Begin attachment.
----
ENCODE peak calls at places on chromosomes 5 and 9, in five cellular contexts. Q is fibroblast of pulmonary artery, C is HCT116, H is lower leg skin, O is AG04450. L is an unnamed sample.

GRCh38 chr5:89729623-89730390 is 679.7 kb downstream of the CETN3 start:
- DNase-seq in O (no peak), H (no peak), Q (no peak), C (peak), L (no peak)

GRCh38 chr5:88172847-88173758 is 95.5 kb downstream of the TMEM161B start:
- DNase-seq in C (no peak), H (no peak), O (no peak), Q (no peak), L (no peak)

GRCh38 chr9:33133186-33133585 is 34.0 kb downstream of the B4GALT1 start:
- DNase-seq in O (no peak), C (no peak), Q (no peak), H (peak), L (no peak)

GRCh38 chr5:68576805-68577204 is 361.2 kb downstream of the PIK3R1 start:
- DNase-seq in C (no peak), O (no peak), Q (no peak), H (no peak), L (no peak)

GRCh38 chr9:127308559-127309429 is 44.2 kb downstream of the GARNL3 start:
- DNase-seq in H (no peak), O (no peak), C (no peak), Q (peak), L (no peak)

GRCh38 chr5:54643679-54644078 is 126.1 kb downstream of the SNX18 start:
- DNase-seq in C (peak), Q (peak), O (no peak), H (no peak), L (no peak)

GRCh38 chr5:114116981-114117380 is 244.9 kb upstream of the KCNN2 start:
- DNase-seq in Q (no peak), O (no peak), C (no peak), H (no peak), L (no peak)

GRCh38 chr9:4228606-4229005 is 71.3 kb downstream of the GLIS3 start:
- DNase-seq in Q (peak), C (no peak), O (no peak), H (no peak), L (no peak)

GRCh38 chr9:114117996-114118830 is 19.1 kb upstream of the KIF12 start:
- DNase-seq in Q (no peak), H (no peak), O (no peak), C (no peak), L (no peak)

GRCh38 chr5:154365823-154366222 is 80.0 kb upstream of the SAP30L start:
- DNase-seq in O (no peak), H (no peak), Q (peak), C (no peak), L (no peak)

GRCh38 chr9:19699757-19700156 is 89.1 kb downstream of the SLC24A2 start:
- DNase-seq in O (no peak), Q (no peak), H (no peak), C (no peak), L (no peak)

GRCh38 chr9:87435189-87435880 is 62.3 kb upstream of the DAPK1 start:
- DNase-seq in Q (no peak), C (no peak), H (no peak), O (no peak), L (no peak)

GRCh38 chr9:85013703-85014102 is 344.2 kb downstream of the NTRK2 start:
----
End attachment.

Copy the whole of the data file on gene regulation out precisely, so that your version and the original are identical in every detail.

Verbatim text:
ENCODE peak calls at places on chromosomes 5 and 9, in five cellular contexts. Q is fibroblast of pulmonary artery, C is HCT116, H is lower leg skin, O is AG04450. L is an unnamed sample.

GRCh38 chr5:89729623-89730390 is 679.7 kb downstream of the CETN3 start:
- DNase-seq in O (no peak), H (no peak), Q (no peak), C (peak), L (no peak)

GRCh38 chr5:88172847-88173758 is 95.5 kb downstream of the TMEM161B start:
- DNase-seq in C (no peak), H (no peak), O (no peak), Q (no peak), L (no peak)

GRCh38 chr9:33133186-33133585 is 34.0 kb downstream of the B4GALT1 start:
- DNase-seq in O (no peak), C (no peak), Q (no peak), H (peak), L (no peak)

GRCh38 chr5:68576805-68577204 is 361.2 kb downstream of the PIK3R1 start:
- DNase-seq in C (no peak), O (no peak), Q (no peak), H (no peak), L (no peak)

GRCh38 chr9:127308559-127309429 is 44.2 kb downstream of the GARNL3 start:
- DNase-seq in H (no peak), O (no peak), C (no peak), Q (peak), L (no peak)

GRCh38 chr5:54643679-54644078 is 126.1 kb downstream of the SNX18 start:
- DNase-seq in C (peak), Q (peak), O (no peak), H (no peak), L (no peak)

GRCh38 chr5:114116981-114117380 is 244.9 kb upstream of the KCNN2 start:
- DNase-seq in Q (no peak), O (no peak), C (no peak), H (no peak), L (no peak)

GRCh38 chr9:4228606-4229005 is 71.3 kb downstream of the GLIS3 start:
- DNase-seq in Q (peak), C (no peak), O (no peak), H (no peak), L (no peak)

GRCh38 chr9:114117996-114118830 is 19.1 kb upstream of the KIF12 start:
- DNase-seq in Q (no peak), H (no peak), O (no peak), C (no peak), L (no peak)

GRCh38 chr5:154365823-154366222 is 80.0 kb upstream of the SAP30L start:
- DNase-seq in O (no peak), H (no peak), Q (peak), C (no peak), L (no peak)

GRCh38 chr9:19699757-19700156 is 89.1 kb downstream of the SLC24A2 start:
- DNase-seq in O (no peak), Q (no peak), H (no peak), C (no peak), L (no peak)

GRCh38 chr9:87435189-87435880 is 62.3 kb upstream of the DAPK1 start:
- DNase-seq in Q (no peak), C (no peak), H (no peak), O (no peak), L (no peak)

GRCh38 chr9:85013703-85014102 is 344.2 kb downstream of the NTRK2 start: